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Coffee visitor center to offer a cup and tour

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A steel-framed structure growing on the former Galbraith Estate lands in Wahiawa where pineapple was once king will soon give rise to a coffee-focused agricultural center.

Green World Farms expects to open its plantation-style 5,000-square-foot Agricultural Visitors Center this fall, providing locals and tourists with a caffeinated pit stop en route to Oahu’s North Shore. Visitors will be able to tour through the entire production process from coffee cherries to harvesting and roasting.

"There are plenty of neighbor island coffee farms and tours, but this will be the first one on Oahu and it will add a lot of value for visitors," said state Tourism Liaison Marsha Wienert "A majority of visitors are still coming to Oahu, so there is a market just waiting to be tapped."

The center sits on a 7-acre triangular tract surrounded by vistas of Oahu’s highest peak, Mount Kaala. It is about three minutes before the Dole Plantation for those heading to the North Shore.

"It’s really the first visitor opportunity after Waikiki for somebody to visit a comfort station on their way to the North Shore," said Honolulu attorney Howard Green, principal investor and financier of the project as well as owner and developer of the North Shore Marketplace, which sits on land owned by Kamehameha Schools.

The center is the result of Green’s partnership with John Alvarez, who is the prime roaster for the North Shore Marketplace’s Coffee Gallery and for several years has wholesaled his own private label, Mt. Kaala Coffee, from Waialua. Alvarez will soon relocate his roasting and wholesaling business to the Galbraith tract, which Green acquired in 2008 and broke ground on about three weeks ago.

The duo planted 100 Waialua coffee trees on two acres of the triangle last year and plan to plant another two or three acres this year. Eventually, they will harvest, roast and market the Mt. Kaala brand from the site, which could be expanded by another 25 acres. At full build-out in about four years, Green said there could be 1,000 coffee trees on the property producing roughly 10,000 to 12,000 pounds of green coffee per year.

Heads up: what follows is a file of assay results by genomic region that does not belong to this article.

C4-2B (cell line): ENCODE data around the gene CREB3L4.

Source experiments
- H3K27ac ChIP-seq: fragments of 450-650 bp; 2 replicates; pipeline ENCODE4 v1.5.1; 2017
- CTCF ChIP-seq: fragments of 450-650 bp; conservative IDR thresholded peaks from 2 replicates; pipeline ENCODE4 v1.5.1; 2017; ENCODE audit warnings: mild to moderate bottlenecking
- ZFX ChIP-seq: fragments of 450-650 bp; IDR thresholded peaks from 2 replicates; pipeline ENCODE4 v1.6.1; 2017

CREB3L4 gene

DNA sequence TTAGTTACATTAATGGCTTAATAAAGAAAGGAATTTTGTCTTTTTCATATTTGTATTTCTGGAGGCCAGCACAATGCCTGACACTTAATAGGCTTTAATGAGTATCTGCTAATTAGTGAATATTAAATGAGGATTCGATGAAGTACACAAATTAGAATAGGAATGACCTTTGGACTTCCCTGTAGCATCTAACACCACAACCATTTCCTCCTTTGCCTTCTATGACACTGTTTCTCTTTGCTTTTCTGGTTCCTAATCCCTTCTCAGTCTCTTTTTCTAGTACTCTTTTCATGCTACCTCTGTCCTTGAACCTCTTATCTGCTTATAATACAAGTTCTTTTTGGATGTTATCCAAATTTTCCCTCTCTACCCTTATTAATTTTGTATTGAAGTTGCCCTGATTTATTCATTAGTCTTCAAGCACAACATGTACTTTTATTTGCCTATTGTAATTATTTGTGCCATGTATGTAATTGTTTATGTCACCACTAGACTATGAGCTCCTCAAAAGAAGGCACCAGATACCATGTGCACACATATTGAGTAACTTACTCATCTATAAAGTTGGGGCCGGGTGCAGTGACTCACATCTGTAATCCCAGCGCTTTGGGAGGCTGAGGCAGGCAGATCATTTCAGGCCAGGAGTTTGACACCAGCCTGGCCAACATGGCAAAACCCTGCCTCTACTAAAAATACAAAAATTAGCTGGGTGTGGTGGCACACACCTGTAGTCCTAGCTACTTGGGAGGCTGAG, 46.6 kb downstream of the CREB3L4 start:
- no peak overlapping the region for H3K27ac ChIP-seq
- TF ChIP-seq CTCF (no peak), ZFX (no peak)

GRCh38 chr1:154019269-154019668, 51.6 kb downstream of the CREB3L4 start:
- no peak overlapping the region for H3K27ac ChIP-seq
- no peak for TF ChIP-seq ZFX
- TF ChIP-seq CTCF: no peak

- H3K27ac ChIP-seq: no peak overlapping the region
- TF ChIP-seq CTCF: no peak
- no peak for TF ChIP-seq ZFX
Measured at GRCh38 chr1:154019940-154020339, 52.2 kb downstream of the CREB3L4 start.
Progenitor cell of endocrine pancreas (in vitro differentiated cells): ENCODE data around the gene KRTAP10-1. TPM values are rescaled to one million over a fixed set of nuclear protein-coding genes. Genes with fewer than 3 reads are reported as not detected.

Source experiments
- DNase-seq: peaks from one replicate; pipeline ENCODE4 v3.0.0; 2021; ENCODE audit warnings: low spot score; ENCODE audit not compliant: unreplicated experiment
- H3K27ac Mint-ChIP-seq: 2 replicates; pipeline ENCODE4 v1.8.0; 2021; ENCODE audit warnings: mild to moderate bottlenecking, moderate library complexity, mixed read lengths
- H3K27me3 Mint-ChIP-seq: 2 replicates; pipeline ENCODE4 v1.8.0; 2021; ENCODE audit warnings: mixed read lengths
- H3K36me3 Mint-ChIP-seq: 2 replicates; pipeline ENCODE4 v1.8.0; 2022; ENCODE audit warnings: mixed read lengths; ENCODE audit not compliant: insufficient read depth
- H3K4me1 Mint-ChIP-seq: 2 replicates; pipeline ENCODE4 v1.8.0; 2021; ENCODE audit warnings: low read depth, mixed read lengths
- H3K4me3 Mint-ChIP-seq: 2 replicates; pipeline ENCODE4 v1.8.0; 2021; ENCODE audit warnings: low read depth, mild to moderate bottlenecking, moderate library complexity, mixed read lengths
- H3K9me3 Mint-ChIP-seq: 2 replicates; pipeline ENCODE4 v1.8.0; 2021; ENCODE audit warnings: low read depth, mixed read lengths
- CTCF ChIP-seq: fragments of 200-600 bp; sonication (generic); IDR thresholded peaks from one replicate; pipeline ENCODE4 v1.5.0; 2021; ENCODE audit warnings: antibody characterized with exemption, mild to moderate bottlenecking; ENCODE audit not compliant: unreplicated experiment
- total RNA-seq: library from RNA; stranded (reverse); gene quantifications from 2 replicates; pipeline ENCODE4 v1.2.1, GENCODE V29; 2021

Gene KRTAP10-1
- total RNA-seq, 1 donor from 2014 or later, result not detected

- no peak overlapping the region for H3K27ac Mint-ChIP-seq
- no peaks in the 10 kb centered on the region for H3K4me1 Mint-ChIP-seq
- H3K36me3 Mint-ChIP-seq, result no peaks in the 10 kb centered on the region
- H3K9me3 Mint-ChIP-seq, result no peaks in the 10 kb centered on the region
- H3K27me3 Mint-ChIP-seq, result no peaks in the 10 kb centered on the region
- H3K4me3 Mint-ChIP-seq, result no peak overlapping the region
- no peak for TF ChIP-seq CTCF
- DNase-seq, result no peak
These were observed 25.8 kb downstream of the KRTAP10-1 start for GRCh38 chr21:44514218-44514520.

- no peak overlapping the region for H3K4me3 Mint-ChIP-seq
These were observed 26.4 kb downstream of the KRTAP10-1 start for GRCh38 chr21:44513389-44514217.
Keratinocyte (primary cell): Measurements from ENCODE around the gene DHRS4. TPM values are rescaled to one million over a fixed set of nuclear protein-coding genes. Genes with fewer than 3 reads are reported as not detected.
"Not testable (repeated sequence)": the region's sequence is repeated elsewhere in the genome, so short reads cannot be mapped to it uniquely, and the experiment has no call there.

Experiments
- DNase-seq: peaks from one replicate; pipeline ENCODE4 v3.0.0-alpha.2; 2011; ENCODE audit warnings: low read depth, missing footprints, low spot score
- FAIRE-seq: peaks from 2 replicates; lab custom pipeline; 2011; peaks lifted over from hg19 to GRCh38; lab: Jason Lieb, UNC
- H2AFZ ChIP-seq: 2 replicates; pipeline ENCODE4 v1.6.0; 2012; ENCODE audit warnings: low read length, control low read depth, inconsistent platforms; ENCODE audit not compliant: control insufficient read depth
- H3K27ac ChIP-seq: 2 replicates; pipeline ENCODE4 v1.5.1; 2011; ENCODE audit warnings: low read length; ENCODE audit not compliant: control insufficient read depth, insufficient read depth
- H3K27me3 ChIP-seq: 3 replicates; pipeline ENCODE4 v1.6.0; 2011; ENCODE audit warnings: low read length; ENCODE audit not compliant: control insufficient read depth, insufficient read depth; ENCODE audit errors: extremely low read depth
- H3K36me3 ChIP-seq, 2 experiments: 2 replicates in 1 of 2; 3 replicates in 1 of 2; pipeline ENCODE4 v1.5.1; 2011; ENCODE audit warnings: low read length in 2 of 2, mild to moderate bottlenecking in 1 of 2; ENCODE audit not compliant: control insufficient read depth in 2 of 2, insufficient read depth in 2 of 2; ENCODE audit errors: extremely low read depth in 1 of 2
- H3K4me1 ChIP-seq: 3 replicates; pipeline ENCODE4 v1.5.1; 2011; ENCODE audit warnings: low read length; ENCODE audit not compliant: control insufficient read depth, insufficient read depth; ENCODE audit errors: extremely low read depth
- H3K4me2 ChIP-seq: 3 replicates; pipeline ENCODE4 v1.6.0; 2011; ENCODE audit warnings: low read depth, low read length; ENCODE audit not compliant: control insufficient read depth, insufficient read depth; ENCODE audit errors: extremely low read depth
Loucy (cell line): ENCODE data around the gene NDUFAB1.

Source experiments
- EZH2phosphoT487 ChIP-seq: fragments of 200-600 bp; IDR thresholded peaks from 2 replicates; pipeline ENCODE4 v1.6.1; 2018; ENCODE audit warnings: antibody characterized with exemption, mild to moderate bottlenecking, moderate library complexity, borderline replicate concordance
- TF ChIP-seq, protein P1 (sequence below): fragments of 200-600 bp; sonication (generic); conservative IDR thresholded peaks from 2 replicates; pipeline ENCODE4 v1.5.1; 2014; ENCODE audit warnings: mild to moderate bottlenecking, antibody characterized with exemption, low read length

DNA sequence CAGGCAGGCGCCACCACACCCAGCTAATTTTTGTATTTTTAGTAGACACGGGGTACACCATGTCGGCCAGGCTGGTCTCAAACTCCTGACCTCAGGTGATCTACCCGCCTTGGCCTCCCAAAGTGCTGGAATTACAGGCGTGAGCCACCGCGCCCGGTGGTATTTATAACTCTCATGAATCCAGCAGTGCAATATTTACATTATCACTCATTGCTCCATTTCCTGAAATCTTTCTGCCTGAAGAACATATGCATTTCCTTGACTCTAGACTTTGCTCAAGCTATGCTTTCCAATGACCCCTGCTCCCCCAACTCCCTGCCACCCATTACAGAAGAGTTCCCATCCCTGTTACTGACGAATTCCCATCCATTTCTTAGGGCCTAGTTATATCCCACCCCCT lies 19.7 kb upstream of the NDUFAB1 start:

In the interim, Green World Farms will process thousands of pounds of coffee from Dole and local farmers. They also will offer those stopping by a chance to sample and buy coffees from throughout the isles.

"We’ll try to carry as many coffees of this island and of the other islands that we can," Green said.

Green and Alvarez are also opening a Mt. Kaala Coffee retail store at the Ilikai Hotel. It will be the brand’s first retail store and in addition to coffee will sell other Wahiawa products.

"We’ll direct them (the Ilikai shop’s customers) to the North Shore," Alvarez said.

Isle agri-tourism has been popular since the plantation era, but in recent times tourism officials and executives have placed new emphasis on forming partnerships with the agricultural community. Tourism can help Hawaii’s agricultural businesses make more money. Likewise, agricultural tours offer a more engaging visitor experience.

Visitors and locals have been enamored with Hawaii coffee since the first trees arrived in the early 1800s. While Kona coffee has the better reputation, Oahu was the first site for island coffee. Now it’s fitting that the island where Hawaii coffee was born will finally have its own center.

"On Maui the Alii Kula Lavender Farm is a prime example of how agri-tourism has left its mark on visitors and started an entire cottage industry of people that are selling things like coffee and tea, jams and jellies and baked goods, and beauty products," Wienert said.

The semiretired Green was a partner from 1982 to 2002 in the Coffee Works, which operated in Ward Warehouse and in Lanai.

"I love coffee, I love the coffee business and I love farming," said Green.

Green is convinced the combination of a location with good exposure, the lure of Hawaii coffee and demand for agri-tourism will produce a sustainable business.

"Farmers selling through normal channels end up with too low of a percentage to make farms sustainable," he said. "The only way to be sustainable for farmers is to have more direct sale opportunities. This particular location has so much traffic it is the perfect location for coffee and other producers."

Coffee is a good match for Hawaii and has in recent years been a successful replacement crop for dormant pineapple and sugar cane fields, said Sandra Lee Kunimoto, chairwoman of the state Board of Agriculture. If Green World Farms is successful, it could help keep some of Oahu’s best agricultural lands in agriculture, she said.


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